Democrat Defends IRS Targeting of Traditional Marriage Group

June 5, 2013 - 11:21 AM

Earl Blumenauer

Rep. Earl Blumenauer (D-Ore.) criticized one of the witnesses at a June 4, 2013 House hearing into allegations of IRS harassment of conservatives groups, saying the National Organization for Marriage was political because it opposes gay marriage. (CNSNews.com/Penny Starr)

(CNSNews.com) – Calling the tax-exempt status of the National Organization for Marriage (NOM) a “charade,” Rep. Earl Blumenauer (D-Ore.) said it should not qualify for 501(c)(4) status with the Internal Revenue Service, because it is not a social welfare group but political in nature.

“It’s everybody’s right to participate in politics, and well you should,” Blumenauer said on Tuesday at the House Ways and Means Committee hearing into allegations that the IRS targeted conservative organizations, including NOM. “But I think having organizations parading as being social welfare organizations and then being involved in political combat harkens back to why the (IRS 501(c)(4) statute – a hundred years ago – said that they were prohibited, and I wholeheartedly agree.”

Citing Rep. Lloyd Doggett’s (D-Texas) remarks that the statute should be reinterpreted to restrict political activities of 501(c)(4) groups, Blumenauer said the current law “invites people to raise vast sums of money and keep it secret and to engage in political activity.”

Blumenauer said NOM was founded to “stop our gay and lesbian citizens from marrying the person that they love.”

John Eastman

National Organization for Marriage Board Director John Eastman, who was a witness at the June 4, 2013 House hearing into allegations that the IRS targeted his and other groups, spoke about the IRS releasing his group's tax documents to The Human Rights Campaign. (CNSNews.com/Penny Starr)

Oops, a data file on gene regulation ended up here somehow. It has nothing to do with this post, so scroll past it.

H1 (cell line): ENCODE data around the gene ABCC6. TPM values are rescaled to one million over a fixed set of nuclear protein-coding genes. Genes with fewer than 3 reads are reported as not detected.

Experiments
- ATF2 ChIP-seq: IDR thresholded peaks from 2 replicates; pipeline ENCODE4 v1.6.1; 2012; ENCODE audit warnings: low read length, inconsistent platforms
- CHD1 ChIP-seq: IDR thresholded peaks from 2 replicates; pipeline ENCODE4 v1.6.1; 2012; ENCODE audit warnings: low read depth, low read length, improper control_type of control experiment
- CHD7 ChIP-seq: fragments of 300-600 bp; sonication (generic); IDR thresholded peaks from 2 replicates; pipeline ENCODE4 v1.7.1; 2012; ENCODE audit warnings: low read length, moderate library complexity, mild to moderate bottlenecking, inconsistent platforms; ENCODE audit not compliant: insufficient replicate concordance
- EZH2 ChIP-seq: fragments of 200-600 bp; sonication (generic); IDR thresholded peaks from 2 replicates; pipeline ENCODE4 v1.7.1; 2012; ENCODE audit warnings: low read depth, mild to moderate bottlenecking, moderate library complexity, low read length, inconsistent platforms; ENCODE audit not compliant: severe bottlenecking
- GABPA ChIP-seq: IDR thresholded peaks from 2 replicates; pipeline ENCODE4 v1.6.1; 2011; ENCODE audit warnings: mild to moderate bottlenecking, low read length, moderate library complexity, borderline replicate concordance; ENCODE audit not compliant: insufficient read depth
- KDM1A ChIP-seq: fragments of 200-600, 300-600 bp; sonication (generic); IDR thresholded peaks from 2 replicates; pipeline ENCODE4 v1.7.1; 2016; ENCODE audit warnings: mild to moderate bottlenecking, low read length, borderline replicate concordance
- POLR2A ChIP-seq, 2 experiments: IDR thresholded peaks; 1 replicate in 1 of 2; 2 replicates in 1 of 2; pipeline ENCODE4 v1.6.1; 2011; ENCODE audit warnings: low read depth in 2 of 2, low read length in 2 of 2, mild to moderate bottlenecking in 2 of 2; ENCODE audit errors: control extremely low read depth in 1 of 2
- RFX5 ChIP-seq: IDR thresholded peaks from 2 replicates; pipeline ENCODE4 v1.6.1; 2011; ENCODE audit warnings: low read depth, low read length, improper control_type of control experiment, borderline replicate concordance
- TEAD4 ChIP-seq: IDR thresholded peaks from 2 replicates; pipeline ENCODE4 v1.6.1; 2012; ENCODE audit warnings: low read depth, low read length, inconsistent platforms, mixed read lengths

But John Eastman, a law professor at Chapman University School of Law and chairman of the board for NOM and who was on the panel of witnesses at the hearing, did not let Blumenauer’s remarks go unanswered.

“I really have to respond to the scurrilous things that were said on the other side,” Eastman said. “Representative Blumenauer, it’s your kind of statement that have empowered IRS agents to make determinations about which organizations qualify for the public good and which do not.

“The notion that defending traditional marriage doesn’t qualify as a defense of the public good is beyond preposterous,” Eastman said. “And how sad it is, Rep. Doggett, how sad it is that efforts to educate about our Constitution have become a partisan political issue that you think people ought not to get tax-exempt status for that.”

In his opening statement, Eastman said the IRS had released the NOM's tax information in 2012 to the gay rights advocacy group the Human Rights Campaign, and although much of the tax documents were redacted, the names of donors were left in place. The HRC posted the documents on its website, Eastman said.

The other witnesses who testified about their mistreatment by the IRS in seeking 501(c)(4) or 501(c)(3) tax status were Kevin Kookogey, president and founder of Linchpins of Liberty; Diane Belsom, president of the Laurens County Tea Party; Karen Kenney, San Fernando Valley Tea Party; Becky Gerritson, president of the Wetumpka Tea Party; and Susan Martinek, president of the Coalition for Life of Iowa.

The hearing was the latest in a series that have tried to find out who is responsible for intense IRS scrutiny of conservative groups, including pro-life, pro-marriage and religious organizations that have sought tax-exempt status.

Since the scandal erupted last month when the head of the IRS division that grants the status, Lois Lerner, apologized in public, no one has stepped forward to claim responsibility for initiating the inquiries. Lerner has been put on paid administrative leave, and the acting IRS Commissioner, Steven Miller, has since retired with full benefits.